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Rising numbers of coronavirus cases in Hokkaido could further impact the already troubled Tokyo Olympics, with the mayor of Sapporo — host of men’s and women’s Olympic soccer matches, and marathon and racewalking events — calling for the central government to once again take action and new local restrictions coming into effect in the city on Thursday.

Sapporo’s new restrictions are voluntary and are due to expire on Aug. 22. However, new cases over the past week have now exceeded 25 per 100,000 residents, meeting the criteria for the central government's highest alert stage, Stage Four, where a state of emergency could be declared.

“We’re seeing more than 70 or 80 new infections a day, and it’s expected the situation with available hospital beds in the city will become increasingly severe,” Sapporo Mayor Katsuhiro Akimoto said Wednesday. “We have decided to ask the national government to take urgent measures in order to prevent the spread of the virus. Until this decision is made, we will continue to take our own strong measures.”

Sapporo reported 96 new COVID-19 cases Thursday, with a total of 140 new cases logged for all of Hokkaido. These marked the highest figures since a central government-issued state of emergency was lifted on June 20. Hokkaido then went under quasi-emergency measures, which included shortened business hours for dining establishments and restrictions on when they could serve alcohol, until July 11.

Given the lack of a state of emergency, Hokkaido has for now decided to implement measures in Sapporo that are designed to prevent the spread of cluster infections in particular. Beginning Thursday, the city’s restaurants may serve alcohol to groups of up to four people, but for no more than two hours.

In addition, public facilities in Sapporo will close, except for libraries and a local zoo. Hokkaido residents are being asked to avoid unnecessary and urgent travel and to stay away from Sapporo.

Customers watch a Tokyo Olympic women's soccer match between Japan and Canada at a sports bar in Sapporo on Wednesday. The match was played behind closed doors at Sapporo Dome. | KYODO
Customers watch a Tokyo Olympic women’s soccer match between Japan and Canada at a sports bar in Sapporo on Wednesday. The match was played behind closed doors at Sapporo Dome. | KYODO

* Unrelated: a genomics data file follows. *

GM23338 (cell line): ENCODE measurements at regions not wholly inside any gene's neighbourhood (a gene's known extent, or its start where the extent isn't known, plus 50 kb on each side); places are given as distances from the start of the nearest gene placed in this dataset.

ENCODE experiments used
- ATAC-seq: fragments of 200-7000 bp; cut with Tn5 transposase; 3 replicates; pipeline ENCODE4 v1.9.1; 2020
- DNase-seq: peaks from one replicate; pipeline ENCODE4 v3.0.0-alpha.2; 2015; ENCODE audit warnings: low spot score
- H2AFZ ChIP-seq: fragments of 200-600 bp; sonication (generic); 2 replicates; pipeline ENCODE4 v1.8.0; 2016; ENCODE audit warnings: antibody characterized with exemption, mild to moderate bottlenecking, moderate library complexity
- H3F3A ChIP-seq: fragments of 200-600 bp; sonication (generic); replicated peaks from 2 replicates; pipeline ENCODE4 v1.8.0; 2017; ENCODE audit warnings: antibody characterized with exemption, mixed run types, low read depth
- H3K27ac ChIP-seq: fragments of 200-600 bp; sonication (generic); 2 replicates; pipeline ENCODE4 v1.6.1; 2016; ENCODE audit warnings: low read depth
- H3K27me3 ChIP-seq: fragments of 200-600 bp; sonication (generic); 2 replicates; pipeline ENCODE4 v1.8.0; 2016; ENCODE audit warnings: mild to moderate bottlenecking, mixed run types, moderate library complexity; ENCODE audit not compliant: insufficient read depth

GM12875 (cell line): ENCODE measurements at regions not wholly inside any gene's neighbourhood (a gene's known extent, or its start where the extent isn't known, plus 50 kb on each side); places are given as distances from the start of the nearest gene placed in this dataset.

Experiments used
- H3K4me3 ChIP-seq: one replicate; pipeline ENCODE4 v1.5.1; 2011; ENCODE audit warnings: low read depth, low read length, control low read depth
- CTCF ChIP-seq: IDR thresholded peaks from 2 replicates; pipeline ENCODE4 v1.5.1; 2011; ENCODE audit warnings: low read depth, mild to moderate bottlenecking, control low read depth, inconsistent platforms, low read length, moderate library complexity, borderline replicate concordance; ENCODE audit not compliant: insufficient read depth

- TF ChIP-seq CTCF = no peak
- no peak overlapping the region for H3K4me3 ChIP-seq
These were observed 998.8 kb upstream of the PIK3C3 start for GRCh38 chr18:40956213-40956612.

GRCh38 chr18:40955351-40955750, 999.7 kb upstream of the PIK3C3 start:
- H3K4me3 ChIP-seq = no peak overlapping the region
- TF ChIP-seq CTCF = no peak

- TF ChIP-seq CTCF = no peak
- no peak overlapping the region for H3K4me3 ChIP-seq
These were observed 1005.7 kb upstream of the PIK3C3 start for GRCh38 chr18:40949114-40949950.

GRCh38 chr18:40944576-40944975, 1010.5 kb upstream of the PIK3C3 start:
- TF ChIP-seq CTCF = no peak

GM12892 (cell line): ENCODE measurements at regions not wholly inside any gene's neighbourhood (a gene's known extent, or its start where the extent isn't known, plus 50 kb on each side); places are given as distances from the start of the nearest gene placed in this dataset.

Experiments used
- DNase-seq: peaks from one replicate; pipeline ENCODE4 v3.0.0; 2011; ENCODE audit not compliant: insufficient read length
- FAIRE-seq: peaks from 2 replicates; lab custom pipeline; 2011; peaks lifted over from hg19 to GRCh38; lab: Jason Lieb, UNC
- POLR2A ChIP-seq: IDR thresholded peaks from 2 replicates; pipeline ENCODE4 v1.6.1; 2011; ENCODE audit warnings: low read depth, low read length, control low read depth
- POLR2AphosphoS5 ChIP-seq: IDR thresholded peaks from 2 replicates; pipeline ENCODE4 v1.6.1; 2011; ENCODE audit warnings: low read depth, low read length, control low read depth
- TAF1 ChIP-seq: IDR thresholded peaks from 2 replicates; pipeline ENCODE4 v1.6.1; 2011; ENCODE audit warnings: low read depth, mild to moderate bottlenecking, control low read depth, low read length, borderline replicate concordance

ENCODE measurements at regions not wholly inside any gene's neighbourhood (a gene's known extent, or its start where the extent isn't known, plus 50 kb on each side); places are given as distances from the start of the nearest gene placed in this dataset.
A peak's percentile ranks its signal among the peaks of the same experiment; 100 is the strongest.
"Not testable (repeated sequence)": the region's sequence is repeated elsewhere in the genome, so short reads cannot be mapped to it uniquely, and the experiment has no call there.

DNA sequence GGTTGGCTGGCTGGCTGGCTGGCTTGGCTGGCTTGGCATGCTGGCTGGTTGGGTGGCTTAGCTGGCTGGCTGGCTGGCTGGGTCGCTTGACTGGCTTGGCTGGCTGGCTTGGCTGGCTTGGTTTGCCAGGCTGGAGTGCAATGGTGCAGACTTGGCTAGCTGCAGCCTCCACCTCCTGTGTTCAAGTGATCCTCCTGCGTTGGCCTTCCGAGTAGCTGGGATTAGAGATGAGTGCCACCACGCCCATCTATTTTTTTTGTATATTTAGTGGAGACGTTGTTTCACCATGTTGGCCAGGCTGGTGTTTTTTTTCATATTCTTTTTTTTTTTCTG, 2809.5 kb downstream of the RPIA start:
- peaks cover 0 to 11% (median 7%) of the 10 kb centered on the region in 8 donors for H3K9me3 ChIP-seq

The rise in new coronavirus cases just as the Tokyo Olympics get underway has created worries about the strain on local medical facilities. As of Wednesday, about 30% of Sapporo’s available hospital beds for COVID-19 patients were occupied, with the infection route for nearly half of Hokkaido’s new cases, including those involving the more infectious delta strain, remaining unknown. Akimoto has said the city is working to increase the number of available beds.

Sapporo is hosting a number of Olympic events, including men’s and women's soccer events until late next week. The men's and women's marathon and race-walking events are due to take place in early August. The soccer competition in Sapporo, which began Wednesday, is being played without spectators.

The marathon routes pass right beside JR Sapporo Station and then through the city center. People are being asked to refrain from watching the runners from the side of the road, although there are concerns about how to keep the large number of people living or working in downtown Sapporo from getting too close to the runners.

Large sections of the city are already expected to be shut down during the walking races and marathon, which are scheduled to run between Aug. 5 and 8. If a new state of emergency or quasi-emergency is declared for Sapporo, it would further expand the number of restaurants and bars that will be asked to shorten opening hours.

The marathon events were moved to Sapporo to avoid Tokyo’s summer heat, but the city is also interested in holding its own future Olympics — the city was chosen by the Japanese Olympic Committee in January 2020 as the country’s candidate for the 2030 Winter Olympics.

At that time, Sapporo was considered a top candidate, having been praised by International Olympic Committee President Thomas Bach during a visit in January last year. Winning the 2030 bid would make Sapporo the host for a second time, as it was the site of the 1972 Winter Olympics.

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